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A Black Communist in the Freedom StruggleThe Life of Harry Haywood$
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Harry Haywood and Gwendolyn Midlo Hall

Print publication date: 2012

Print ISBN-13: 9780816679058

Published to Minnesota Scholarship Online: August 2015

DOI: 10.5749/minnesota/9780816679058.001.0001

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PRINTED FROM MINNESOTA SCHOLARSHIP ONLINE (www.minnesota.universitypressscholarship.com). (c) Copyright University of Minnesota Press, 2020. All Rights Reserved. An individual user may print out a PDF of a single chapter of a monograph in MNSO for personal use.date: 31 October 2020

A Black Regiment in World War I

A Black Regiment in World War I

Chapter:
(p.33) 2 A Black Regiment in World War I
Source:
A Black Communist in the Freedom Struggle
Author(s):

Harry Haywood

Gwendolyn Midlo Hall

Publisher:
University of Minnesota Press
DOI:10.5749/minnesota/9780816679058.003.0003

In this chapter, Harry Haywood talks about his experience as a member of a Black regiment that fought in World War I. Because of his bitter encounter with racism in a school in Minneapolis, Haywood quit school and became a part of the small Black community with which he completely identified. Included in the Black community and among his new friends were a relatively large number of mulattoes, the progeny of mixed marriages between Scandinavian women and Black men. It was in Minneapolis that he also reached a heightened stage of racial awareness. When his family moved to Chicago, he became friends with several members of the Eighth Illinois, Black National Guard Regiment. Intrigued by their experiences, he joined the Eighth Regiment in the winter of 1917. He was nineteen at the time. The regiment gave Haywood a feeling of pride.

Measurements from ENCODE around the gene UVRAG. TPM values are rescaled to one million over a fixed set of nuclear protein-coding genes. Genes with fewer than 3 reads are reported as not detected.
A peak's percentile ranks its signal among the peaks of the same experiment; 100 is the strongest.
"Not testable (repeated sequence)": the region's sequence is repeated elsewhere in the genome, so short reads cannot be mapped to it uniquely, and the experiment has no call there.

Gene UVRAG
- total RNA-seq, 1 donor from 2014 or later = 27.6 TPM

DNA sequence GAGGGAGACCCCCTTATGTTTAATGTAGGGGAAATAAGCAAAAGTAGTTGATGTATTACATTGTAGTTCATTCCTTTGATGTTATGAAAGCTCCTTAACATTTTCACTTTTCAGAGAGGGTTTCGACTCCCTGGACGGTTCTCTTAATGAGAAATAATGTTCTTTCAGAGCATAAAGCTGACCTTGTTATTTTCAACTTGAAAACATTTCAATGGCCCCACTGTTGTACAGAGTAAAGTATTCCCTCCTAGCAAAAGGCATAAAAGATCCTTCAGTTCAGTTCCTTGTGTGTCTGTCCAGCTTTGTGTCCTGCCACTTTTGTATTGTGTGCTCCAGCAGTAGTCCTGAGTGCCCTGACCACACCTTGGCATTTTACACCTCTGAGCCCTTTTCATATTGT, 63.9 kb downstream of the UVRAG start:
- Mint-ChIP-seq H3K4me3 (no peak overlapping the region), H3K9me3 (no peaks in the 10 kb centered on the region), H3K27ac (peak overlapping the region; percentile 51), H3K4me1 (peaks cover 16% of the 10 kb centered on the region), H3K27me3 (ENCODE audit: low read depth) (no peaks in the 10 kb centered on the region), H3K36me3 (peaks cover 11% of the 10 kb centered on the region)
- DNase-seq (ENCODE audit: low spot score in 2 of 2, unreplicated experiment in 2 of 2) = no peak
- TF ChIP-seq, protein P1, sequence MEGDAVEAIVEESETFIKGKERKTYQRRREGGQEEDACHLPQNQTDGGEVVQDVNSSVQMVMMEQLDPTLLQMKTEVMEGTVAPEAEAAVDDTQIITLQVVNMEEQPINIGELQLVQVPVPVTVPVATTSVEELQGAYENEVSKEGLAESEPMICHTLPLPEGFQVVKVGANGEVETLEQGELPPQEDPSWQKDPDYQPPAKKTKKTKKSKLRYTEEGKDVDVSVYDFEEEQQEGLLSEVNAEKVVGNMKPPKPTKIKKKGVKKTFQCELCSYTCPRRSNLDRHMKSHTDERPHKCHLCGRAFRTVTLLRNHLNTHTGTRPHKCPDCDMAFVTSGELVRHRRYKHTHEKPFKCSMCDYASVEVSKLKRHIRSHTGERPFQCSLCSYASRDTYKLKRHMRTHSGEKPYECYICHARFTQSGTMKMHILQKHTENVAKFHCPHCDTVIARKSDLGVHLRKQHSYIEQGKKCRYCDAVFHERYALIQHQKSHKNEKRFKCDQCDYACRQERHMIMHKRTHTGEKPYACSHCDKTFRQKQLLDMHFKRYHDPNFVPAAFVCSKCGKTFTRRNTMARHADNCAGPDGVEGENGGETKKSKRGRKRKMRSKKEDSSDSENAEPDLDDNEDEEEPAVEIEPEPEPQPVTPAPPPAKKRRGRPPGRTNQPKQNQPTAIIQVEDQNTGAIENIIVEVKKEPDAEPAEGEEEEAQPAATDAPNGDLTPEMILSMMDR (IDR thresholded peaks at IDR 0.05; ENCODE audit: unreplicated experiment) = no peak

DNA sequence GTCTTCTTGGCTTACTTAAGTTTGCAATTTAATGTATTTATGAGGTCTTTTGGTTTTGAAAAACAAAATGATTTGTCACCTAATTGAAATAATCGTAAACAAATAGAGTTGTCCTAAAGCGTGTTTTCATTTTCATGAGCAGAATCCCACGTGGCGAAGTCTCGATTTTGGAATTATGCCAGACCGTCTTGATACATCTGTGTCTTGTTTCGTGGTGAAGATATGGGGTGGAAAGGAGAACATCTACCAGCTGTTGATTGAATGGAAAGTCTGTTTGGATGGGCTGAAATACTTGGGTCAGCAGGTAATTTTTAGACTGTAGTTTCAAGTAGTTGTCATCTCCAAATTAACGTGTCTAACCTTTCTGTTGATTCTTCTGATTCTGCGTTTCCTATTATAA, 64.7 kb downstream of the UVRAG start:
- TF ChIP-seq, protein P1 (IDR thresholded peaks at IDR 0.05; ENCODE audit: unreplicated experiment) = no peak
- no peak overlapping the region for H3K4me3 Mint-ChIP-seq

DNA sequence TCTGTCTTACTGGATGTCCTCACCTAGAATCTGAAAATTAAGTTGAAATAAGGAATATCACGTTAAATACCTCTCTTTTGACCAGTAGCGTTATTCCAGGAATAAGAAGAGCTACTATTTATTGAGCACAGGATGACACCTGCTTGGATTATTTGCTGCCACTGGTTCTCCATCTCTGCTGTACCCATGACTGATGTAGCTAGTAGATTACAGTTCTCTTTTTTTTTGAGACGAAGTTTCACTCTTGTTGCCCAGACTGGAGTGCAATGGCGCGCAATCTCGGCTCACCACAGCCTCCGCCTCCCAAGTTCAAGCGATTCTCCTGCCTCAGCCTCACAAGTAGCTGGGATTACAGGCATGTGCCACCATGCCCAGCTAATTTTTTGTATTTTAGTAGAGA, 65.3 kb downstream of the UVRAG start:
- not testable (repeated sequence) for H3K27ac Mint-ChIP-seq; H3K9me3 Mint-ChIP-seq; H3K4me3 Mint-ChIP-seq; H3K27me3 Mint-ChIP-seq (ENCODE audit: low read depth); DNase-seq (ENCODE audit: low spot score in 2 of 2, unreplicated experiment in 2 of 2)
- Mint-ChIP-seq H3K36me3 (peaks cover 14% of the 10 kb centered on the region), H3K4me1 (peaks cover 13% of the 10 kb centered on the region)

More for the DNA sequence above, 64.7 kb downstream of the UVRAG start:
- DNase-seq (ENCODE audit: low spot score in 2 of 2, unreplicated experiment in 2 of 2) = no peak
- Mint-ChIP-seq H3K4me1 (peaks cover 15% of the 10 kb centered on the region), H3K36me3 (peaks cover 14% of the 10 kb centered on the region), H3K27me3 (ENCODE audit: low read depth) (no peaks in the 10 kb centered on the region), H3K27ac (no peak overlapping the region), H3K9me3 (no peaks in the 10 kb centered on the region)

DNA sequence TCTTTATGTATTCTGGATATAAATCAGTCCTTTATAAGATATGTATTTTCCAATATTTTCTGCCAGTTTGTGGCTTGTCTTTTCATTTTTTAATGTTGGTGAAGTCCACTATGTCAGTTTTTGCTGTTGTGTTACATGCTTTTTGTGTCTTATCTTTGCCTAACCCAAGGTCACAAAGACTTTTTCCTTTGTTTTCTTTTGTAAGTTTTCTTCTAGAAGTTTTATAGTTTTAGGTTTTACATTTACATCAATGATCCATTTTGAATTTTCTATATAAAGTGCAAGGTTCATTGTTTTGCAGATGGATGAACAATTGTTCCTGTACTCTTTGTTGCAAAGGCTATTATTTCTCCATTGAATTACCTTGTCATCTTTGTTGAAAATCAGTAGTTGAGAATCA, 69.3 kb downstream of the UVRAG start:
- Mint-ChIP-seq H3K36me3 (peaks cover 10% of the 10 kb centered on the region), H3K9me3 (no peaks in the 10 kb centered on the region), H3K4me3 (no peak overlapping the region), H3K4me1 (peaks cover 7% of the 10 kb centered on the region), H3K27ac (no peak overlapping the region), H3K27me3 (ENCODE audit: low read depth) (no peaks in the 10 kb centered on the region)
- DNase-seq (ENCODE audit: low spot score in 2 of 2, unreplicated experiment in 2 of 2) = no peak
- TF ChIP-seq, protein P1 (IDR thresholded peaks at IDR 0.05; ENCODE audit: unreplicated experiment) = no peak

Keywords:   racism, Harry Haywood, World War I, Minneapolis, Chicago, Eighth Illinois, Black National Guard Regiment, Blacks

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